The Surge Guard line of automatic transfer switches ensures continuous power to your coach by monitoring shore power and automatically switching to generator power when it detects electrical issues that could impact performance of equipment in your motorhome.   The 41260 provides basic surge protection of 2600 joules at 76,400 Amps.  Additional features include:

  • Protects RV bumper to bumper from faulty park power
  • Provides the following protection:
    • Open neutral
    • Reverse polarity
  • Time Delay at Power Up (Shore 3-4 Sec., Generator 30 Sec.)
  • Multi-mode Surge Suppression
  • Mechanical interlocking contactors
  • UL Approved ATS – full transfer switch rating, UL1008

Inverter Charger

What I was looking for is a unit that provides between 2,800 – 3,000 Watts of Pure sine wave with built-in battery charger. Pure sine wave is the same as the clean AC power source in your home.  In addition, the inverter can be programmed to start the generator when:

  • Pre-set room temperature is reached (i.e. Air Conditioning unit will be turned On)
  • When demand load exceeds pre-set Ampere (i.e. to prevent rapid battery discharge) and when someone unintentionally runs multiple heavy load household appliances such as microwave, blender, hair dryer, etc. I like to have maximum protection for the batteries. They are expensive
  • When Battery voltage is at threshold for re-charge

The Magnum Inverter seems to fit the bill nicely, but wow, they are pricy. I am considering the MSH3012 and its associated controllers. It gonna hurt the pocket bad. I am still looking for alternatives, but for now, at least there is one that I can buy right now.


I am anticipating a need for around 400 AH capacity so that I can power the residential refrigerator unit for a couple days on battery alone if needed. When the microwave is used, I plan to turn on the generator or to use the shore power. The nice thing about having the microwave on AC Power Bus 2 is that I don’t have to put up with the darn blinking light!

At the moment, there are two options. First is to go with the route of LiFePO4 Lithium batteries. They are nice, compact and pricy. Did I say pricy again? I thought that the Inverter Charger unit already puts me in the poor house. The second alternative is using the AGM batteries. They are not cheap but they cost less than LiFePO4 batteries. I could put in series two Fullriver’s DC400-6 AGM batteries. That will give me 12 VDC at 800 AH. However, you can only discharge them at 50% the maximum rated capacity. So, the nominal capacity is about 400 AH. Good enough to go. You can get the specifications here:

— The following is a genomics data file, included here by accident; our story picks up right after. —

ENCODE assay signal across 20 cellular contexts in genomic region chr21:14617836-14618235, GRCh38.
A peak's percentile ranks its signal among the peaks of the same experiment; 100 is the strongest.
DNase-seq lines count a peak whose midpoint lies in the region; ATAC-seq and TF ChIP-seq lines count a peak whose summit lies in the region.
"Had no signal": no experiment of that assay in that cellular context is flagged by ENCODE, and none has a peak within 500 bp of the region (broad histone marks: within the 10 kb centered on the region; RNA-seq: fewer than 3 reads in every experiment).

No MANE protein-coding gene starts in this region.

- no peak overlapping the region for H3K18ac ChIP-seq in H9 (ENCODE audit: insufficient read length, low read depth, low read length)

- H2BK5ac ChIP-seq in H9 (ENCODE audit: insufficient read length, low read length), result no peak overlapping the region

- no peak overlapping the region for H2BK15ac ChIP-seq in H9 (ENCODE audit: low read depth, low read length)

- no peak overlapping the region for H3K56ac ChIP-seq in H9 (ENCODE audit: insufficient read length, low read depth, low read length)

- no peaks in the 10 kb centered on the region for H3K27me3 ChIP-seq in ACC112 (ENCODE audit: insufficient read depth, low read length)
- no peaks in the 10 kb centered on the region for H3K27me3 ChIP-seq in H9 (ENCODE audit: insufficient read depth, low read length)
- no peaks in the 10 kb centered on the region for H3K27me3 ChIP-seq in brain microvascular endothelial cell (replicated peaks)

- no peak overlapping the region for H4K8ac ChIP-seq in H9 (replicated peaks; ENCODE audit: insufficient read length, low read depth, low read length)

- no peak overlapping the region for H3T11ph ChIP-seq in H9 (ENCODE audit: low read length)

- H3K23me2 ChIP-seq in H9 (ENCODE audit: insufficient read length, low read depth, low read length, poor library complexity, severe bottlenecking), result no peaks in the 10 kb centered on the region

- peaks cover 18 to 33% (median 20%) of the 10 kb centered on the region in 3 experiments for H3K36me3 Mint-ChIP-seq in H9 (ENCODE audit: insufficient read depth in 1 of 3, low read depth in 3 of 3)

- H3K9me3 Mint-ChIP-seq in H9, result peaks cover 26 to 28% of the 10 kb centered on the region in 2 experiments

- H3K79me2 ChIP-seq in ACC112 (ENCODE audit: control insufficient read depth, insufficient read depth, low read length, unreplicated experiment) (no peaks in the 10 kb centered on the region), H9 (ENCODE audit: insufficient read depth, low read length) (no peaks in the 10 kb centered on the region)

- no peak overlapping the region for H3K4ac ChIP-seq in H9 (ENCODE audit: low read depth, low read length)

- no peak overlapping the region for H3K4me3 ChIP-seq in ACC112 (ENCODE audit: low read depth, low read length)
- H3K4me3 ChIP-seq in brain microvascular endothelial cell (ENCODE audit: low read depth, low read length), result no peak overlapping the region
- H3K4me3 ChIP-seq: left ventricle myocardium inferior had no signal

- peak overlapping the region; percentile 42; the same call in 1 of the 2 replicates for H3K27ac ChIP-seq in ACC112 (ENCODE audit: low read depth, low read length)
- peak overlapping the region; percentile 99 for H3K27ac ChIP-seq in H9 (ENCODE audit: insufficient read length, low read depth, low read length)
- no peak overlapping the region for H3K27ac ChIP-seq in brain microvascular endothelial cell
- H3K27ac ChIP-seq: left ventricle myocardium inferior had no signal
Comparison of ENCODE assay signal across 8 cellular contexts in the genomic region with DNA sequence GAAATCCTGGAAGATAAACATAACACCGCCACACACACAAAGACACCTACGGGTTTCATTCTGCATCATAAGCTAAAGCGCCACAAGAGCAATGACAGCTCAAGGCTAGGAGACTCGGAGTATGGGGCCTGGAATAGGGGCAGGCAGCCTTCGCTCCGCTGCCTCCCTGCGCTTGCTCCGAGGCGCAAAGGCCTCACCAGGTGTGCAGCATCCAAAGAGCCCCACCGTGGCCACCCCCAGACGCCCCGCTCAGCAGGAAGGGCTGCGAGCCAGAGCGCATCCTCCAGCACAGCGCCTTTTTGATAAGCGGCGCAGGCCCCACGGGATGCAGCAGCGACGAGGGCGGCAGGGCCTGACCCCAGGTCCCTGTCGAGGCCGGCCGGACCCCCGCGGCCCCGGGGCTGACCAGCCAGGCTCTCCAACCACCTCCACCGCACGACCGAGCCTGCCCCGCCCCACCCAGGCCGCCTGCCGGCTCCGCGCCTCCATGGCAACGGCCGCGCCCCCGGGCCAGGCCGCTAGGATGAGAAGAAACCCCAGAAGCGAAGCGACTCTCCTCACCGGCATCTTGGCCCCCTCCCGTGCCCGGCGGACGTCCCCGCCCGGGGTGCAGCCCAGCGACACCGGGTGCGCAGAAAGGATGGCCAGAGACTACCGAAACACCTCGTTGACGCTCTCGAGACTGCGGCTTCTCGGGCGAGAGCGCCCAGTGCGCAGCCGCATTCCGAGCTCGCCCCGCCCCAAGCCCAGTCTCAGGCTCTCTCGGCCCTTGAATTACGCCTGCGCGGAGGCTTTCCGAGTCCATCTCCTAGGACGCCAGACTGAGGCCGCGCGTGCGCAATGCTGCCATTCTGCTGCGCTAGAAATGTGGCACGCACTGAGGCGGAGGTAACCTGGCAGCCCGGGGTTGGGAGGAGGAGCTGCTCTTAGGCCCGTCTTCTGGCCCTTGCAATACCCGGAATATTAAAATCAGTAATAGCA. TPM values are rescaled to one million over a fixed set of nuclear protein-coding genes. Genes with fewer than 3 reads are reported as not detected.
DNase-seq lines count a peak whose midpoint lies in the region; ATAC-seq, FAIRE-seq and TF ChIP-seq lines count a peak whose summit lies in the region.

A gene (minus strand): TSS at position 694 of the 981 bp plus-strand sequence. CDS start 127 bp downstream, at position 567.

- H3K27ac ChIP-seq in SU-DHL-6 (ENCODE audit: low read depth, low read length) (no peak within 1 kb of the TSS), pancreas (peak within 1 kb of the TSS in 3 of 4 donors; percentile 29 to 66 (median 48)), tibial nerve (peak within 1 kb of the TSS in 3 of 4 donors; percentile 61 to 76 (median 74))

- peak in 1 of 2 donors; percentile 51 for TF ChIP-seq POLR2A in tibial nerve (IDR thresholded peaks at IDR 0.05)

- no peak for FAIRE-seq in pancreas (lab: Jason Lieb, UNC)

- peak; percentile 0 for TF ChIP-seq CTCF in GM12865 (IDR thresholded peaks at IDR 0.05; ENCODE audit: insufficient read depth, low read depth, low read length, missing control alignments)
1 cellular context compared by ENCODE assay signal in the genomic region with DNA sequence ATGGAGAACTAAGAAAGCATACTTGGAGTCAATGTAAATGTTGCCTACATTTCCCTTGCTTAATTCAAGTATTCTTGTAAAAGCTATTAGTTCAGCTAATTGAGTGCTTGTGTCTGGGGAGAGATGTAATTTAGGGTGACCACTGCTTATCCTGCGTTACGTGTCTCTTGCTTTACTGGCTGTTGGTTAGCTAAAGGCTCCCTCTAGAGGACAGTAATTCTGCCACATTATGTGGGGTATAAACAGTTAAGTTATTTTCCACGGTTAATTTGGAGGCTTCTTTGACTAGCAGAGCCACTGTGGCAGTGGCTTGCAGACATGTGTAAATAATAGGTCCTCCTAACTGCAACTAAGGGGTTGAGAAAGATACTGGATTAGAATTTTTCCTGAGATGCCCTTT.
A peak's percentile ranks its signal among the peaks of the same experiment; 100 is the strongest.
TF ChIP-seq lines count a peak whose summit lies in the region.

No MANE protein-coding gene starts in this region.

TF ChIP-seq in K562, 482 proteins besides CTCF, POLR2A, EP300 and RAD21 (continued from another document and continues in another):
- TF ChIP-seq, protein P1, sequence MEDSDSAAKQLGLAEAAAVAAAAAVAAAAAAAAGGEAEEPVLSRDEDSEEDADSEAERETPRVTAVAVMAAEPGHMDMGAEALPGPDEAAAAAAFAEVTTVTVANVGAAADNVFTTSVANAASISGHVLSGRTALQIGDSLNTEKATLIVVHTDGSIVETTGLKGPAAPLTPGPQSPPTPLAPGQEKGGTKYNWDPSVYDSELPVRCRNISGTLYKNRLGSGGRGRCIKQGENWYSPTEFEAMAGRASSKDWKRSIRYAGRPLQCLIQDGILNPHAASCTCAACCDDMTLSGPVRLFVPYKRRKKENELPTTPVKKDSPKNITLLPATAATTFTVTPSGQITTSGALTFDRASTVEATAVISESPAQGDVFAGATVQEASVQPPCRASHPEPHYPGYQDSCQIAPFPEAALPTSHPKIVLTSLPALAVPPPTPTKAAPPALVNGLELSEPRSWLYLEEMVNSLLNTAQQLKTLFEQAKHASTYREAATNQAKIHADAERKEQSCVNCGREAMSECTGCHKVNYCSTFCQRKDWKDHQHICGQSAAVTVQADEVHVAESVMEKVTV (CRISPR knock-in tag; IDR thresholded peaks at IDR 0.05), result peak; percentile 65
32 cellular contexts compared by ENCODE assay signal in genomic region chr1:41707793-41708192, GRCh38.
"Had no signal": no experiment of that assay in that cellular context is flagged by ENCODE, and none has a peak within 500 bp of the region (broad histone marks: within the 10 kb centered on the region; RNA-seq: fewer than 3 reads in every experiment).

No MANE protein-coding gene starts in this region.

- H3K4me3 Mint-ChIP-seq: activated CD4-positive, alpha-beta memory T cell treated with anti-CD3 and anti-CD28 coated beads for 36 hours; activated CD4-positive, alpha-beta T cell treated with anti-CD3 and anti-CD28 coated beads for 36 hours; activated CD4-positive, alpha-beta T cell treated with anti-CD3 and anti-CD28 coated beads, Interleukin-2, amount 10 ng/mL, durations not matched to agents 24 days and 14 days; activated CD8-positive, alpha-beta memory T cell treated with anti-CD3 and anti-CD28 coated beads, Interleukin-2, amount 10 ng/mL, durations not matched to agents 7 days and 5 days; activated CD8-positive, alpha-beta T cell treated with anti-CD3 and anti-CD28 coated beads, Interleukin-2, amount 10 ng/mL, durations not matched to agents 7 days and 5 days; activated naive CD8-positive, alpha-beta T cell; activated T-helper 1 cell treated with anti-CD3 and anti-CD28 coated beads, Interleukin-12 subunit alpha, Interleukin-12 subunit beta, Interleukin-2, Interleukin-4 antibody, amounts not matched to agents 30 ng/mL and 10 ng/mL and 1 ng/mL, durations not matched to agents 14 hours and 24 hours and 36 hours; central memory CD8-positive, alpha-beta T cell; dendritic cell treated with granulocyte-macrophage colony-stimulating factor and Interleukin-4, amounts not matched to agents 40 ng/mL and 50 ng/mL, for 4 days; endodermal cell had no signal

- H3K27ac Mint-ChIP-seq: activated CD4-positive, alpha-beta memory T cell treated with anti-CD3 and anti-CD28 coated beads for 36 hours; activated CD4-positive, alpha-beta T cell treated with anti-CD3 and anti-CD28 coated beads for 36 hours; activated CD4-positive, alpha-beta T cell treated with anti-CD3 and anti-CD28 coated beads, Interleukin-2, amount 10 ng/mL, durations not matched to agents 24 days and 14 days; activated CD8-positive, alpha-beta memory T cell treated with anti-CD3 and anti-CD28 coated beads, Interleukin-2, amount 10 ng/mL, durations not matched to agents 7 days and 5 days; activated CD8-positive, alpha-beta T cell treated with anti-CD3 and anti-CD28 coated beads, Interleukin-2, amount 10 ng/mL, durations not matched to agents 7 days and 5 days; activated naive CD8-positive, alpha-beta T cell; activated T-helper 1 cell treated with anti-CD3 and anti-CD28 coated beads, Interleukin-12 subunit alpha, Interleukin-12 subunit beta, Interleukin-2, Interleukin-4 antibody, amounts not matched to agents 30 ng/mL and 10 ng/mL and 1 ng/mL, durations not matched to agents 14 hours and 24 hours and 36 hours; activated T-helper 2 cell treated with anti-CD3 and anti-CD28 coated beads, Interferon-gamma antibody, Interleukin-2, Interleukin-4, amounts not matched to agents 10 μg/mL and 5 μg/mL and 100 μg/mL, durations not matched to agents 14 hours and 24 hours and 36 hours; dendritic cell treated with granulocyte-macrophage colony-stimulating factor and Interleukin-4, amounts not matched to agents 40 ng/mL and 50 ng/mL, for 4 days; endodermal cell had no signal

Fullriver AGM Battery specification


I am considering the following candidates:

  1. The Honda EU3000iS providing 3,000 watts at 49 to 58 dB
  2. The Yamaha EF3000iSEB providing 3,000 watts at 53 to 60 dB
  3. The Yamaha EF4500iSE  providing 4,500 watts at 58 to 60 dB
  4. The Honda EU7000iSAT providing 7,000 watts at 52 to 60 dB

I have not chosen a candidate yet. I would need to create a comparison charts then decide. At the moment, I am sizing the space for the largest generator since there will be a dedicate spot for the generator that fully sound insulated, so that you won’t be able to hear it running.


Let’s summarize the RV’s Electrical Service Capabilities:

  1. The system is designed to work with a 30AMP 120 VAC shore power
  2. The system has an on-board, sound insulated generator capable of providing at least 3,000 continuous watts
  3. Input AC power is fully protected from faulty shore power. The system is capable of auto-switching between shore power and generator power
  4. The system has two AGM batteries providing 400 AH nominal and a Pure Sine Waver Inverter capable of producing 2,800 to 3,000 Watts of AC Power from batteries. In the absence of shore power and generator power, a Pure Sine Wave Inverter is used to convert 12 VDC battery power into Pure Sine Wave AC power source for running household appliances
  5. The Pure Sine Wave Inverter is programmable to automatically charge the batteries at a preset level to maintain optimum charge state
  6. The Pure Sine Wave Inverter is programmable to automatically turn on the generator when the load has exceeded certain preset Amperes
  7. The Pure Sine Wave Inverter is optionally programmable to automatically turn on the generator at a preset room temperature (i.e. turn on the house Air Conditioning Unit) to maintain preset room temperature
  8. The Pure Sine Wave Inverter is programmable for quiet period when generator usage is not allowed
  9. The system has a display panel to monitor battery charge/discharge state and electricity consumption rate

That’s the recap for the RV’s Electrical Service System design. Feel free to provide comments. I’d love to hear from you for any suggestions for improvements. If you have any good or bad experiences with the above equipment, I’d love to hear them, too. I haven’t purchased any of the above equipment yet, so now is the time. Next post, the rubber hits the road as I will start with the frame building and the required federal mandated trailer wiring.





5 thoughts on “Foods, Drinks, …and Electrical Service System Design”

  1. I believe you should give some consideration to a 50 amp load center. If you think a blinking microwave light is tedious, resetting circuit breakers and unplugging devices because of the limitations of 30 amp service will drive you round the bend.


    1. Debbie,

      I am glad you’d stopped by. You don’t need to absorb anything. This is purely for your reading pleasure. I hope to have another post soon but between working the project and writing, it’s difficult.